Manufactured by Grundig, Fürth.
The eighties were years of big radios, besides the ghetto blaster cassette recorders, the Satellit 2400 also is quite impressive. Thanks to its stereo capability with two speakers, it is even bigger than the somewhat older Satellit 3400. Technically, the Satellit 2400 is very similar to the Satellit 1400, but has a VHF stereo decoder.
The Grundig Satellit 2400 with its dimensions of 53 x 29 x 12 cm, is slightly wider than the 3000/3400, and with 7.4 kg it is quite heavy. The carrying handle and protective brackets give the receiver a touch of portability, so you would certainly be well advised not to lug the Satellit 2400 far to the beach.
The left and right quarter of the front panel are taken up by the two large loudspeakers, and the Satellit even has switchable tweeters for high quality VHF audio, now even in stereo.
The controls in the centre section of the front panel are very similar to the familiar control layout from the Satellit 1400. Below the large coarse dial with the boradcast bands marked in green. Below the frequency dial are the switches for pick up amplifier mode, mono/stereo, the squelch function and AFC, the LCD frequency display with an accuracy of 1 kHz and the S-meter calibrated from 1 to 10.
Below the displays on the left are the controls for volume, separate controls for bass and treble, and the stereo balance control. The outer ring of the tuning knob is for coarse tuning, the inner ring for fine tuning. To the right are the range switches, the top one for LW, MW and SW1, the bottom one selects the shortwave ranges SW2-6. Over the years, these rotary switches have proven to be very reliable.
In the bottom row of controls are the main switch on the left, the switch for the tweeter, the dial illumination and the frequency counter, both of which can be switched off when the unit is in battery operation to save power. Below the tuning knob are the controls for stereo and surround sound, the BFO switch, the control for the RF gain (referred to as AGC/MGC) and, on the far right, the BFO pitch control.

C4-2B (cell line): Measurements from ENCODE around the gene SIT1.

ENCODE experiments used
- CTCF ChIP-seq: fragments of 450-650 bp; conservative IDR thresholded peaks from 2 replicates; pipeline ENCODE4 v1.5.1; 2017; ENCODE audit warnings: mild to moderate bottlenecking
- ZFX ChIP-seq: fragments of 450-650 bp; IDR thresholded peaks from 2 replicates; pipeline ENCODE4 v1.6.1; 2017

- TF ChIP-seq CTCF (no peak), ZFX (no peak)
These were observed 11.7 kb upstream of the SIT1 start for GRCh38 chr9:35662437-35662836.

In contrast to the Satellit 1400, there are push-buttons on the top of the unit to switch between AM (long- to shortwave) and FM, and six buttons allow to preset six FM frequencies, they are preselected via spiral potentiometers on the back of the radio.
The operation of the Grundig Satellit 2400 is as uncomplicated as that of the Satellit 1400: switch the set on, set the volume control to a slight hiss. Then set the range switch to SW2-6 and the band switch below to SW2, tune to 6155 kHz in the 49m band marked in green.
The VHF receiver has a high sensitivity, the capability of stereo reception is hardly found on any other world band radio in the early 80s. So the set is not an excellent choice for VHF DXing but also to enjoy a music programme. What is still missing is a RDS decoder. Sometimes, external RDS decoders can be found at radio flea markets.
In summary, the Grundig Satellit 2400 is a comfortable secondary receiver for the living room or office, the reception performance is sufficient to receive international shortwave services. Shortwave DXers who prefer to listen to faint tropical band signals and try to decode radioteletype signals should better look for another set.
Double conversion superhet, frequency counter.
The set is equipped with semiconductors.